As the world witnesses the steady progress of "early onset" climate change impacts we're coming to realize what it means, that there is no going back. It's a one-way road to nowhere good.  Maybe, through some miracle far beyond anything ever experienced by man, someday we'll get really creative and find a way to slow it down, perhaps even stop it from getting any worse but rolling it back, to say the 60s, isn't going to happen.

There are a lot of potholes awaiting us just up ahead.  If we want to we can avoid some of them but that's going to take a whole lot more "want" than we're showing so far.  We're going to have to want it enough to change course, give up some things, switch to better things.  It begins when we stop chasing ourselves ever closer to the edge of that cliff.

The first step could be the hardest.  We have to decarbonize our economy and we have to decarbonize our society.  That means achieving independence from fossil fuels or almost all fossil fuels and certainly the highest-carbon fuels.  It means transitioning to alternative, clean energy options that are both renewable and astonishingly abundant, there pretty much for the taking. It doesn't have to be done overnight. That's impossible. But it has to be started by reducing fossil fuel consumption and replacing it with renewables and, on that score, we're already far behind where we should be. We have much catching up to do. We need action on a Marshall Plan scale.

The reason our governments (and opposition parties) are dragging their heels on this is because it's economically dislocative, at least initially.  When the Three Stooges of Parliament Hill look to the tar-fields of Alberta and Saskatchewan they don't see a ticking time bomb for the environment. They see enormous wealth of the worst, low-hanging fruit variety. It's all sitting there, waiting to be dug or boiled out of the ground, and there are companies that will do all that heavy lifting and hand them a cheque on their way out.  Free Money, Free Money, Free Money. That's too much to refuse for those Petro-Pimps; Harper, Mulcair and Trudeau.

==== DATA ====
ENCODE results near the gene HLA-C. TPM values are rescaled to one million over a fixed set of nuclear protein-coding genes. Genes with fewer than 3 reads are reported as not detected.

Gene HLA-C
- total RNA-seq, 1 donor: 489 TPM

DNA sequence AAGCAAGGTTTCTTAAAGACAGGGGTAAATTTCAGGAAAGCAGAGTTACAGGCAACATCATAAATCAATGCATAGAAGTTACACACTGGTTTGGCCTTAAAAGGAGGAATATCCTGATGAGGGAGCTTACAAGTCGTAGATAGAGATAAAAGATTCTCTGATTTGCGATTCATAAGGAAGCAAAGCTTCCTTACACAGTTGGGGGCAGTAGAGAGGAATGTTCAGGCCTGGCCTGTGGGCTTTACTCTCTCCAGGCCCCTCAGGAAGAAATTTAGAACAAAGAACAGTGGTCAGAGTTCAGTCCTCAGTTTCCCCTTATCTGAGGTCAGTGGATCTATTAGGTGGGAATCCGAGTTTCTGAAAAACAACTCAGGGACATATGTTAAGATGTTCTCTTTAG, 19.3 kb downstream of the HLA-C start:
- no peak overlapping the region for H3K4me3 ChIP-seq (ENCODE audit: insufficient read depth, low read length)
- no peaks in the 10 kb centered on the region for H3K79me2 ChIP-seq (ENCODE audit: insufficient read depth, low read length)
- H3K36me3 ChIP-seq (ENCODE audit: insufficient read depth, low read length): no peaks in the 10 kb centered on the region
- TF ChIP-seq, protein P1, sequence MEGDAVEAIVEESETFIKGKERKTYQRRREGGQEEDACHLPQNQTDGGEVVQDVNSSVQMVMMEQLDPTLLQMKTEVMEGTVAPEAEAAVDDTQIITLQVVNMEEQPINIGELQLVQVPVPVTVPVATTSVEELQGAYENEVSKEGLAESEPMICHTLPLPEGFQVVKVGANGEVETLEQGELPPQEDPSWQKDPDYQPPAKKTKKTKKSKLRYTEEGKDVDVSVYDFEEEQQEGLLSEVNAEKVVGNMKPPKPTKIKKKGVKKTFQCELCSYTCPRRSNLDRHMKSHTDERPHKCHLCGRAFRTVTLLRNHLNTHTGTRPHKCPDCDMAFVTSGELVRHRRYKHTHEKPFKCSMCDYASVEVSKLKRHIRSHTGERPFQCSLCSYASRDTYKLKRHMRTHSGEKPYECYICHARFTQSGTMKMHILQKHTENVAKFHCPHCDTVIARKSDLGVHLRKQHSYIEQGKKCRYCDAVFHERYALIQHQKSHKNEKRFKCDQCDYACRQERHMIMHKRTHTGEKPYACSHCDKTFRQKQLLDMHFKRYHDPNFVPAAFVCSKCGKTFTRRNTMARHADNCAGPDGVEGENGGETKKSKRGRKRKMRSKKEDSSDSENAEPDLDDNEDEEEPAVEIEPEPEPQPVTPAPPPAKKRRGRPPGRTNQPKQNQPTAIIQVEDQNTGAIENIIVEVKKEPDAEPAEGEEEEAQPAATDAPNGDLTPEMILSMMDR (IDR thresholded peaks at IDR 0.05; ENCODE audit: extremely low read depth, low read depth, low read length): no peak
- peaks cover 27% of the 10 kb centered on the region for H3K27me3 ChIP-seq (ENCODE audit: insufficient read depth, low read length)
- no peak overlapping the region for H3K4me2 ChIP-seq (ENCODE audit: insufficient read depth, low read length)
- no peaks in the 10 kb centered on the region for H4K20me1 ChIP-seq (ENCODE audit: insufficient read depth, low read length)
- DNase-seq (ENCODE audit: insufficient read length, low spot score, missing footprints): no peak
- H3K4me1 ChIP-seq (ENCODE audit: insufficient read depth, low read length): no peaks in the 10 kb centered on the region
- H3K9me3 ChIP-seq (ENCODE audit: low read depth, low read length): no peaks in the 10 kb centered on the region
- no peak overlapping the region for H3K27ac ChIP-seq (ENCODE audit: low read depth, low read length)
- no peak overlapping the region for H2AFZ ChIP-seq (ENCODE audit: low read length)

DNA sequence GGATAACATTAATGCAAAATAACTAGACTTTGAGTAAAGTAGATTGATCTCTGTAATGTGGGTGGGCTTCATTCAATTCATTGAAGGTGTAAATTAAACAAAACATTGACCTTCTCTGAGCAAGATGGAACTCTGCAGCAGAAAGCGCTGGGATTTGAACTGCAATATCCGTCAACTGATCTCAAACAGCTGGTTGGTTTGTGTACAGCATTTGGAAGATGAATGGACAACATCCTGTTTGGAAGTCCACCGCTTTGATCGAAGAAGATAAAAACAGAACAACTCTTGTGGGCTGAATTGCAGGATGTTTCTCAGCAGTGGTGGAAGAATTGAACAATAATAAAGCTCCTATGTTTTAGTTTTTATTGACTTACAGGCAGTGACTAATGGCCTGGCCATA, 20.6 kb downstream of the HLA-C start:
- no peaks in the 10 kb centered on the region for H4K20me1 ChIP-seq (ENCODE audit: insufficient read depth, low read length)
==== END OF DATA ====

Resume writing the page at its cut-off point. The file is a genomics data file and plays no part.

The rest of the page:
They're all willing to promise a sop to the eco-minded.  It usually comes in some vague notion of carbon tax that will assuredly be low enough not to impede the extractive giants of Athabasca. They don't want to ruffle the feathers of the goose that laid their golden egg. They would rather steer us straight toward that giant, goddamned pothole that's directly ahead, the very worst of the lot.

Chances are you want one of those three at the wheel as we head down this one-way road straight toward that ginormous pothole. I'm sorry but I don't understand that. I think you've got to be out of your mind. Oh sure this one will give you a few extra bucks for daycare and that one will promise you a hike in minimum wages (most of which they can't deliver in any case). And, sure enough, they're not going to be Stephen Harper either. But what does that really mean, why does that matter if they're just going to keep us on the same course toward that godawful pothole?

Would you think of it differently if, instead of bitumen, it was something else equally lethal but less publicly acceptable?  What if we were sitting on a mountain of street-grade heroin? No, let's make it highly radioactive opium - laced with asbestos. And, in our name, they want to flog it overseas. They would never do that, would they? Of course they would. Governments do it all the time. We venerate Queen Victoria in this country, especially in my home province, and she presided over the biggest international drug trafficking racket in history.

As I write this I realize the futility of my words. You're still going to vote for Mulcair or for Trudeau and one of those Petro-Pimps is going to be behind the wheel when the last vote is counted.  And that will stand as your declaration that, as a people, we don't want that last best chance bad enough. We'll worry about that pothole - wait, it's turned into a sinkhole - when we plummet into it. As for our grandkids, well screw'em.